Fed speakers remaining flexible. Fed’s Bostic backed a series of 50bps rate hike moves overnight but hinted at a pause in September if inflation comes down but also opened doors to more aggressive moves if inflation doesn’t cool. Fed’s George said she expects the central bank to raise interest rates to 2% by August (which also means about 100-125bps of rate hikes from the current 0.75-1% rates or 2-3 50bps rate hikes). While the base effects may make headline inflation appear to be softening into the summer, real price pressures aren’t going anywhere and Fed’s hiking pace is likely to continue to prove to be slow.
AUD and NZD unable to sustain gains. A fresh slide was seen in NZD this morning following the unexpected decline in retail spending reported today. RBNZ decision is due tomorrow (in early Asian hours) and it is still a close call between 25 and 50bps rate hike. But it’s more important to note that RBNZ is way ahead of other central banks and getting close to neutral faster than others, which means room for further upside in NZD is limited. AUDUSD is also back below 0.7100 and remains prone to a reversal in risk sentiment more than any domestic developments. While the AUDUSD rose to a 3-week high yesterday, supported by the Australian Labor Government being sworn in after winning the election and bringing in an EV policy ($2k tax incentives), vowing to keep Defense Spending at over 2% of GPD and pledging to offer more childcare support to keep employment high. The USD will likely remain favored for now as risk aversion returns and cut the rally of the AUD.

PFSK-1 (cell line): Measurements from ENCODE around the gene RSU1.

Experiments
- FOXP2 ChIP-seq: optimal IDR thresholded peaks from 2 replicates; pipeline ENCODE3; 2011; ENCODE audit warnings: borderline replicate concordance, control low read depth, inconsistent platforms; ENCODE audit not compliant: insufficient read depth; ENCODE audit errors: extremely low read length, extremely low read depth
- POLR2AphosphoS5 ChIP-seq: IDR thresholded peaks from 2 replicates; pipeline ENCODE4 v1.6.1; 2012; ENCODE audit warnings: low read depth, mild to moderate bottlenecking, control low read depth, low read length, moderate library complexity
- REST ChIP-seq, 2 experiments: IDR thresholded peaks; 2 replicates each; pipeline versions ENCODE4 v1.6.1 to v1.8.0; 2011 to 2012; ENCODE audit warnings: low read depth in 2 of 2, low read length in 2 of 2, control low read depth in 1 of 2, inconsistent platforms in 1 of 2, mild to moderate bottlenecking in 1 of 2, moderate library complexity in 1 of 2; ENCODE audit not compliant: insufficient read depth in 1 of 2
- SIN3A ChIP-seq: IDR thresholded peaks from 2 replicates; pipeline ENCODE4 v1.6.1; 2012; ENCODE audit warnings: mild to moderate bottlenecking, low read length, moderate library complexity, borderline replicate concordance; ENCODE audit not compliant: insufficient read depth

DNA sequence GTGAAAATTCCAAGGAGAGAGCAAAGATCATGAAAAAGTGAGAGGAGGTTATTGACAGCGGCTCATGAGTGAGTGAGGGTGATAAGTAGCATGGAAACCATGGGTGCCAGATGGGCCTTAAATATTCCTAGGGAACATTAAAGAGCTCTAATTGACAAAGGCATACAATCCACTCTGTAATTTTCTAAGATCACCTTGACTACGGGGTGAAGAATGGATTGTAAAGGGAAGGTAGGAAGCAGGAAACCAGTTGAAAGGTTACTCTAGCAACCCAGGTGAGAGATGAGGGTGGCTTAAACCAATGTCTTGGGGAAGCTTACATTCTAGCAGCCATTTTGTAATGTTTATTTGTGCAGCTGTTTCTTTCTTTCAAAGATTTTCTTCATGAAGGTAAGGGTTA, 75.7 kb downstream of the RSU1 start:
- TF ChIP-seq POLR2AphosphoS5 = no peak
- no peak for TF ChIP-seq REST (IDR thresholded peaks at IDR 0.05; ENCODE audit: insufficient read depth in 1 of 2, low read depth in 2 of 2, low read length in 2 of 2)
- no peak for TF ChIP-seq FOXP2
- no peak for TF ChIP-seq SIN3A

ECB getting ready to move to exit negative rates. ECB President Lagarde’s comment that the central bank is likely to exit negative rates by the end of the third quarter put a massive bid into the EUR overnight but the pair turned lower from 1.0700 with focus on Fed Chair Powell and PMIs due today. With Fed comments getting repetitive, there is room for ECB’s hawkishness to support the EUR even as Lagarde continues to downplay the possibility of a 50bps rate hike.
Germany’s economy shows signs of unexpectedly strengthening in May. Germany’s IFO reading was out at 93.0 versus prior 91.9 in April. The increase is mostly explained by an improved current assessment. The expectations component is almost unchanged and close to levels last seen at the start of the pandemic. Several factors are pushing respondents to be careful regarding the future: supply chain frictions, the Shanghai lockdown, persistent inflationary pressures and lower real disposable incomes of households etc. The German economy will not plunge as it did at the start of the pandemic, of course. But we think that risks of a stagflation are clearly titled on the upside. We will watch closely the first estimate of the May PMIs this morning to have a better assessment of the economic situation in Germany and in the rest of the eurozone.
Potential trading ideas to consider?
Singapore’s inflation pain is rising. Core CPI was at a decade high in April at 3.3%, and this is still not a peak. Singapore’s national lunch meal chicken rice is set to get expensive as Malaysia is halting exports of chicken. About 34% of Singapore's chicken imports come from Malaysia. While alternate sources of fresh chicken and options such as frozen chicken may be possible, this is not the last inflation shock to hit the island economy. Vegetable prices are also on the rise due to shortages of supply and the high fertilizer prices. In times like this, we would reiterate the possible inflation hedges remain gold, REITs and commodities. In summary, it is important to look for value investments or stocks that have a solid cash flow generation ability and pricing power but still priced below their fair value.